Size is an important property of all fruit as it determines, together with crop load, fruit yield. The aim of this study is to model the increase in fruit size during cell expansion based on diameter or length and to predict fruit size and volume, including the variation in size and volume, at harvest. The size of individual fruit during growth of fruit (four apple, two tomato and six pepper cultivars) was measured from early fruit set until harvest at several seasons. Size data were evaluated as diameter and length using the von Bertalanffy growth model, adapted to include the variation in size between individuals and the effect of growing temperature. The adapted von Bertalanffy model describes the increase in diameter and length and their variation. For any fruit type, size increased along the same generic growth model. A single stochastic variable, the biological shift factor, was sufficient to describe the variation in development time, initial size and maximum size. For all batches the percentage variation explained for were well over 93% with growth rate constants similar per species and only a minor effect of growing temperature.Prediction of the maximum size distribution based on measurements half way the cell expansion period is explored and discussed. Size and its distribution can be predicted based on a single measuring point in time but with two or three points in time the prediction system becomes more robust.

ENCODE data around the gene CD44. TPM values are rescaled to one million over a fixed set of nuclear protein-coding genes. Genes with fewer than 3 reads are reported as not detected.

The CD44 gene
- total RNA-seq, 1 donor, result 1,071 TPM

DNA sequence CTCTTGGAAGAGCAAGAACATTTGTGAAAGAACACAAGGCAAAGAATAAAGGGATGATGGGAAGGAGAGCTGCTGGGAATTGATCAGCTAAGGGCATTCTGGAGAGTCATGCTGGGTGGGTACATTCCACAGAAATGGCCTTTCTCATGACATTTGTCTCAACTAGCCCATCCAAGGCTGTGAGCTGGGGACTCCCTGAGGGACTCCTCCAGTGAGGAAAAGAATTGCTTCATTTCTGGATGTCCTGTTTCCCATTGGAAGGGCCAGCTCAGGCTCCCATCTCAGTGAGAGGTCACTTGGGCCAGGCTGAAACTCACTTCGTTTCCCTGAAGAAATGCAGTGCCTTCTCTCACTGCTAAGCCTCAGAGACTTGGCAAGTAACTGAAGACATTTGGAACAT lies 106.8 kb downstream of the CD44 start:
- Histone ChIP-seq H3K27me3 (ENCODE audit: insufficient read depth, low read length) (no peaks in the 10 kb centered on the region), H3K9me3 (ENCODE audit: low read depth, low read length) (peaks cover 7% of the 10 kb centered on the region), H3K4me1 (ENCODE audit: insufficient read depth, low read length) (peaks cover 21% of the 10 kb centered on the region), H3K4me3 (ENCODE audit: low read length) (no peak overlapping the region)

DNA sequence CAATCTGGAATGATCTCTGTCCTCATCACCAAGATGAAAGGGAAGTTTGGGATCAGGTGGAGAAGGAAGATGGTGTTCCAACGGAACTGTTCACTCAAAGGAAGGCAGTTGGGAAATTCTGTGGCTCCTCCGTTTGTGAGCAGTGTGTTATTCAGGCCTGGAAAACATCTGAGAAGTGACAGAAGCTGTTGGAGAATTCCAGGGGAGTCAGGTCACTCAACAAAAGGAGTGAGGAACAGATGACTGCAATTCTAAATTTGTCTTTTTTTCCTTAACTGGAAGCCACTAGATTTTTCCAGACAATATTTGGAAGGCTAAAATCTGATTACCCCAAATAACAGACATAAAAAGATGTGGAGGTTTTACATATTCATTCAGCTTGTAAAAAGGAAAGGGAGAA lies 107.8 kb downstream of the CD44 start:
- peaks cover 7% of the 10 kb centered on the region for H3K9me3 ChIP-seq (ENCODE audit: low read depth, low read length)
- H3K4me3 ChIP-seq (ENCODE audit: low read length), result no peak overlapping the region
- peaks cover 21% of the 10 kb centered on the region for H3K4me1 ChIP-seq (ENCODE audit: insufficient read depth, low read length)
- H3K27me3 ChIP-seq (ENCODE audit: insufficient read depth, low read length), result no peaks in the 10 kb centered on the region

- Apples (Malus domesticus, borkh)
- Biological variation
- Peppers (Capsicum annuum L.
- Size prediction
- Tomatoes (Solanum lycopersicum L.
- Von bertalanffy growth model